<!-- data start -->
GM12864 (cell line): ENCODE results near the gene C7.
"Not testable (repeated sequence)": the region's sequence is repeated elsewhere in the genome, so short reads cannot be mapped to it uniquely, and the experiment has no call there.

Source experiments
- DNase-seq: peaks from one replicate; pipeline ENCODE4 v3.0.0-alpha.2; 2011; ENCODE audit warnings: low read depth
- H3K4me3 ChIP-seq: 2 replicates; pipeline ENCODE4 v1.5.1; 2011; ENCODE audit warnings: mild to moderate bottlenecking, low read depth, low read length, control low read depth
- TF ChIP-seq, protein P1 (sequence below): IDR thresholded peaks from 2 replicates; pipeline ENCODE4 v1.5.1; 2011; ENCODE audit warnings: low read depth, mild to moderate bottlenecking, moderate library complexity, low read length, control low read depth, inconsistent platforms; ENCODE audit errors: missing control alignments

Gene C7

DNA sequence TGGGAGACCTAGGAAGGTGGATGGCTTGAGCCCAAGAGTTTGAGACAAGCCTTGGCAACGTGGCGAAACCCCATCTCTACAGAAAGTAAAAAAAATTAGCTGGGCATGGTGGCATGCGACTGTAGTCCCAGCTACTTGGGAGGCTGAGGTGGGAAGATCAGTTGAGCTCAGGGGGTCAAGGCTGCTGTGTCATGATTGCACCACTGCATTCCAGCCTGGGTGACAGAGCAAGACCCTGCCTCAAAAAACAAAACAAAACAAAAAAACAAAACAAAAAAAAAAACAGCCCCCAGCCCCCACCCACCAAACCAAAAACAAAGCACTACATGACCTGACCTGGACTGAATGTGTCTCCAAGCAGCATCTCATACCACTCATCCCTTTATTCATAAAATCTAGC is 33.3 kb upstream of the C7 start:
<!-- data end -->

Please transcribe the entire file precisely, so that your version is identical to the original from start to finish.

GM12864 (cell line): ENCODE results near the gene C7.
"Not testable (repeated sequence)": the region's sequence is repeated elsewhere in the genome, so short reads cannot be mapped to it uniquely, and the experiment has no call there.

Source experiments
- DNase-seq: peaks from one replicate; pipeline ENCODE4 v3.0.0-alpha.2; 2011; ENCODE audit warnings: low read depth
- H3K4me3 ChIP-seq: 2 replicates; pipeline ENCODE4 v1.5.1; 2011; ENCODE audit warnings: mild to moderate bottlenecking, low read depth, low read length, control low read depth
- TF ChIP-seq, protein P1 (sequence below): IDR thresholded peaks from 2 replicates; pipeline ENCODE4 v1.5.1; 2011; ENCODE audit warnings: low read depth, mild to moderate bottlenecking, moderate library complexity, low read length, control low read depth, inconsistent platforms; ENCODE audit errors: missing control alignments

Gene C7

DNA sequence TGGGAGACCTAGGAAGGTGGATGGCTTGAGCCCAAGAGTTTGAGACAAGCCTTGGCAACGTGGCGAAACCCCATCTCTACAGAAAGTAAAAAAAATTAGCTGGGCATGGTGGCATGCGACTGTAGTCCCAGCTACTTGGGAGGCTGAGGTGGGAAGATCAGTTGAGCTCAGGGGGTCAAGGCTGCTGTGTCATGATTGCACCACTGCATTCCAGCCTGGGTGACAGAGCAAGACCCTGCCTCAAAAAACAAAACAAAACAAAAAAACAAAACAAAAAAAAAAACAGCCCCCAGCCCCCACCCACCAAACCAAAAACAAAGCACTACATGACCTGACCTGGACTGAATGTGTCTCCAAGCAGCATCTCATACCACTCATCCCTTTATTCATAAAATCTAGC is 33.3 kb upstream of the C7 start: